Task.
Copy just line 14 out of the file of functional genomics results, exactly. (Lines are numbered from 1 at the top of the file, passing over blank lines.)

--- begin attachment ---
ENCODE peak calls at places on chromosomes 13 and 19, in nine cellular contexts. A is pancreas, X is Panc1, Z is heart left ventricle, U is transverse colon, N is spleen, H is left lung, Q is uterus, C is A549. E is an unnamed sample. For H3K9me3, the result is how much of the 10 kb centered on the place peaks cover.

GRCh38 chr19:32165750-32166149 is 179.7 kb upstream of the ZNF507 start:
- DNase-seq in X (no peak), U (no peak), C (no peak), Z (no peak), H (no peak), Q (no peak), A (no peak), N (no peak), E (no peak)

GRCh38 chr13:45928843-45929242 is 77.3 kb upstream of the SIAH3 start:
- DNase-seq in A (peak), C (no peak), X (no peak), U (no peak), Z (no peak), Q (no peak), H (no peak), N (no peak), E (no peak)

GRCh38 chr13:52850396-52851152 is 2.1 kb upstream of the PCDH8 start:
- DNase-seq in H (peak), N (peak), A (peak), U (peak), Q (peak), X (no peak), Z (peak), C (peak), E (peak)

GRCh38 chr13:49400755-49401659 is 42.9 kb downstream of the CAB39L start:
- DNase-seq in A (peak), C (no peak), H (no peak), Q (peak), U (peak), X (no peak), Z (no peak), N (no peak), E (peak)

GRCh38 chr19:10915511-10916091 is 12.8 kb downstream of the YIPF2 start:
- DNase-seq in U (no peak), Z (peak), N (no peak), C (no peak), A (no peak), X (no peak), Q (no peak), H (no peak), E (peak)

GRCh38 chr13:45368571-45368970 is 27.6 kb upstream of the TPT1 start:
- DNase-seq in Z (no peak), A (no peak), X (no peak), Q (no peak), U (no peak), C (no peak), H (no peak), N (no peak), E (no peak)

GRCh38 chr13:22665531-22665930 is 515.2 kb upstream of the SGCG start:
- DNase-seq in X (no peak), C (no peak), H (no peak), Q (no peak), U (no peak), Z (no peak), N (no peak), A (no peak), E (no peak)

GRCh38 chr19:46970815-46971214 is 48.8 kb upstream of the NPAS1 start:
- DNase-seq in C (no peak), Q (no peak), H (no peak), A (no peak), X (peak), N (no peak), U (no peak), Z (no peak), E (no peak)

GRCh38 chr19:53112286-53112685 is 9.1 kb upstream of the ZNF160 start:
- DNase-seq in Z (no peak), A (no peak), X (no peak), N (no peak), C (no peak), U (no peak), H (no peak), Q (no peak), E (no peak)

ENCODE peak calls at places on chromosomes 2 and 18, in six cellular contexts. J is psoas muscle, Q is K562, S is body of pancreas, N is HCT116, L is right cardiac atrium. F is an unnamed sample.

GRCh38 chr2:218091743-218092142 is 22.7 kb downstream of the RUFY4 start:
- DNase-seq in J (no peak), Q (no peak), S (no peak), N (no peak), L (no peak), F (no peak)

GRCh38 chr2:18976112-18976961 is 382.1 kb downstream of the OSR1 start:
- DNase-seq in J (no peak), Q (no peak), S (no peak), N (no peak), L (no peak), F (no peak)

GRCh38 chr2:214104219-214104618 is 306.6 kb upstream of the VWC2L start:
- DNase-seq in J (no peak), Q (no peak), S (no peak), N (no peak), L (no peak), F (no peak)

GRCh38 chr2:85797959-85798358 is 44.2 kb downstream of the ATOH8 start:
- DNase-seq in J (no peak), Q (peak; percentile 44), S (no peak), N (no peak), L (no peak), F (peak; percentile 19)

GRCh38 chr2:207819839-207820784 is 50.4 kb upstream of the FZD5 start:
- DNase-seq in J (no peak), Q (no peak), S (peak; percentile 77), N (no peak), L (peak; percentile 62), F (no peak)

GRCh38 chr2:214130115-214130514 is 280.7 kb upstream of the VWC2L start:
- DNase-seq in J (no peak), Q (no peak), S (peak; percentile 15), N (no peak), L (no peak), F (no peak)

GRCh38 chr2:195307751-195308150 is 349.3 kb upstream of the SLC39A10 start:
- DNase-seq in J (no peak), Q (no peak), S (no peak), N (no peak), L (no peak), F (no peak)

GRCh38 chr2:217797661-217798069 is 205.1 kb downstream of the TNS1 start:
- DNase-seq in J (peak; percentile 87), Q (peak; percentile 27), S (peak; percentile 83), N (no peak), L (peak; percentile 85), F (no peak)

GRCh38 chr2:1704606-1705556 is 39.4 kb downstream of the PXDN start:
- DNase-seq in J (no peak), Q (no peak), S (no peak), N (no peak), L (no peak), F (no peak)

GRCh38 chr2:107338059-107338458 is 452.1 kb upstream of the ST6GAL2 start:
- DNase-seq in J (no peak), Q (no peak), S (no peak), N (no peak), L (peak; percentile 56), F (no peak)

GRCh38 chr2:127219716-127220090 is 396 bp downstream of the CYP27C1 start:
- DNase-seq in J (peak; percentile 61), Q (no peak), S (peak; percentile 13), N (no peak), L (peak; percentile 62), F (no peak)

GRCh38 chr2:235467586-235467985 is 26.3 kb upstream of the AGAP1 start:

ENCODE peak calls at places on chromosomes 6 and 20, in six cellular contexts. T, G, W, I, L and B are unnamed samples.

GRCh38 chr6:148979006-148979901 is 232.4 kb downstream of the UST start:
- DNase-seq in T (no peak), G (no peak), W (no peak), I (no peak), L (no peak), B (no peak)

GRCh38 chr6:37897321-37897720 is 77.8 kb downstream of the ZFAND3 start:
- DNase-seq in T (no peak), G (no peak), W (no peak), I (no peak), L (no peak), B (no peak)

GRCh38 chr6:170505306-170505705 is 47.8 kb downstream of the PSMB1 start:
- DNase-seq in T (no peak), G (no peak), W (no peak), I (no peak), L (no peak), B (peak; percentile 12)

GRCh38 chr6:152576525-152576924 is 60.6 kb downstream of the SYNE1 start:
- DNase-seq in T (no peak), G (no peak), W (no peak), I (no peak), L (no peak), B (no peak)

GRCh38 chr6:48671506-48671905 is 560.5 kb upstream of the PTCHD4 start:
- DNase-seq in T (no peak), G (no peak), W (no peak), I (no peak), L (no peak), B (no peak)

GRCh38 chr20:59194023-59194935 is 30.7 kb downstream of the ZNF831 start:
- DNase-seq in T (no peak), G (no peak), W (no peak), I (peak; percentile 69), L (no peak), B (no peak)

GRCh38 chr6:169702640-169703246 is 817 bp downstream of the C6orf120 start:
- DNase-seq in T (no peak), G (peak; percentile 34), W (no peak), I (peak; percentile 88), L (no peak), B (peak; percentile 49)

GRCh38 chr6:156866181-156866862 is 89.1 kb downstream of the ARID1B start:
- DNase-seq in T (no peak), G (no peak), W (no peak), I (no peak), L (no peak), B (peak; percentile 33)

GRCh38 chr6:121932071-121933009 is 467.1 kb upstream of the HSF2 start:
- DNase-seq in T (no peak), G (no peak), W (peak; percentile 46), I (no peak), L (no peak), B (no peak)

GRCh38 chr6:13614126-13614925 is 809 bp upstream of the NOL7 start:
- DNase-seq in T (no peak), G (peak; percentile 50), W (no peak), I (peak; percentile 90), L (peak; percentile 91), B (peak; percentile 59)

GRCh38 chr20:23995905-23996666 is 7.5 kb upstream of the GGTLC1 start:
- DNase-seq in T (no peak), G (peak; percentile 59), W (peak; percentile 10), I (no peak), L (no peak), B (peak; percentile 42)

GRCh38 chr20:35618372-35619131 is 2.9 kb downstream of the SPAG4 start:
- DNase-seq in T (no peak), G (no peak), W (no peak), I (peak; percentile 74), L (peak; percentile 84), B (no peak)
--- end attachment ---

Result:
GRCh38 chr13:22665531-22665930 is 515.2 kb upstream of the SGCG start: